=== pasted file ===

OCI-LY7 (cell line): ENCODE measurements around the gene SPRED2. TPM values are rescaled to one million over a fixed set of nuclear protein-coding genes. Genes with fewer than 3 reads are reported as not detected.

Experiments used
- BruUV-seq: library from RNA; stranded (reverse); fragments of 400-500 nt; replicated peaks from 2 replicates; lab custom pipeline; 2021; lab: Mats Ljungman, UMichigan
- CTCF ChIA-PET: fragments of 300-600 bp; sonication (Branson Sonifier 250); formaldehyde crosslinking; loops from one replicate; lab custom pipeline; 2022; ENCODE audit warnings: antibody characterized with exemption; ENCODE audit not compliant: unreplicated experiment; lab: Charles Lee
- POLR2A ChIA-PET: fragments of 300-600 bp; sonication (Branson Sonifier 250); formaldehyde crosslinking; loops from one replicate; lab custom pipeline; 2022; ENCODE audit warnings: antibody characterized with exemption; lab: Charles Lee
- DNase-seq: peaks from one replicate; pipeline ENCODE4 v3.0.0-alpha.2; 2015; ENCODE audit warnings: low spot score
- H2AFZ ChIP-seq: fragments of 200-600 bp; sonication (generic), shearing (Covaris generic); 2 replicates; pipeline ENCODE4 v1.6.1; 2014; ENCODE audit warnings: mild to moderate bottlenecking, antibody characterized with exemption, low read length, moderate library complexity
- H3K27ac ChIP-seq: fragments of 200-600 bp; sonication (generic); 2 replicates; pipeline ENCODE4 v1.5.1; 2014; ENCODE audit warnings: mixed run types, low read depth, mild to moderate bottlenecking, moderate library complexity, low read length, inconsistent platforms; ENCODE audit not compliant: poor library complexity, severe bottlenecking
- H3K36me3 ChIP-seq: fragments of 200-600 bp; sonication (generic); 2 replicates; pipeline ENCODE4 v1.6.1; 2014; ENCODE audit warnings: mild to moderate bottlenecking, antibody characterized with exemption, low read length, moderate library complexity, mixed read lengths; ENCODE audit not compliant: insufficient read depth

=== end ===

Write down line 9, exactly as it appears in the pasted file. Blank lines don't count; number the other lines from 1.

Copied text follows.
- H3K36me3 ChIP-seq: fragments of 200-600 bp; sonication (generic); 2 replicates; pipeline ENCODE4 v1.6.1; 2014; ENCODE audit warnings: mild to moderate bottlenecking, antibody characterized with exemption, low read length, moderate library complexity, mixed read lengths; ENCODE audit not compliant: insufficient read depth